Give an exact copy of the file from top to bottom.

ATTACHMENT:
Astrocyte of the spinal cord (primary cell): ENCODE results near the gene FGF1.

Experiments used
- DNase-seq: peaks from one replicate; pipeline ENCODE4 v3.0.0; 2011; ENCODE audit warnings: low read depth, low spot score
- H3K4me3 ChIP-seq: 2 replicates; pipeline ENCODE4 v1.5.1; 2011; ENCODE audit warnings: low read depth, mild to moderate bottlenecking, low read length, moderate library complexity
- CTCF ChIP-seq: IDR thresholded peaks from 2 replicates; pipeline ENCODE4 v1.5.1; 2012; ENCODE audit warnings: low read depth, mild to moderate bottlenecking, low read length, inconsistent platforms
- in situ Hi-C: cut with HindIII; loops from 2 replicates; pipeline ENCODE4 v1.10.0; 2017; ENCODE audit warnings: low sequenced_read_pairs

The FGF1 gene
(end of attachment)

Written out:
Astrocyte of the spinal cord (primary cell): ENCODE results near the gene FGF1.

Experiments used
- DNase-seq: peaks from one replicate; pipeline ENCODE4 v3.0.0; 2011; ENCODE audit warnings: low read depth, low spot score
- H3K4me3 ChIP-seq: 2 replicates; pipeline ENCODE4 v1.5.1; 2011; ENCODE audit warnings: low read depth, mild to moderate bottlenecking, low read length, moderate library complexity
- CTCF ChIP-seq: IDR thresholded peaks from 2 replicates; pipeline ENCODE4 v1.5.1; 2012; ENCODE audit warnings: low read depth, mild to moderate bottlenecking, low read length, inconsistent platforms
- in situ Hi-C: cut with HindIII; loops from 2 replicates; pipeline ENCODE4 v1.10.0; 2017; ENCODE audit warnings: low sequenced_read_pairs

The FGF1 gene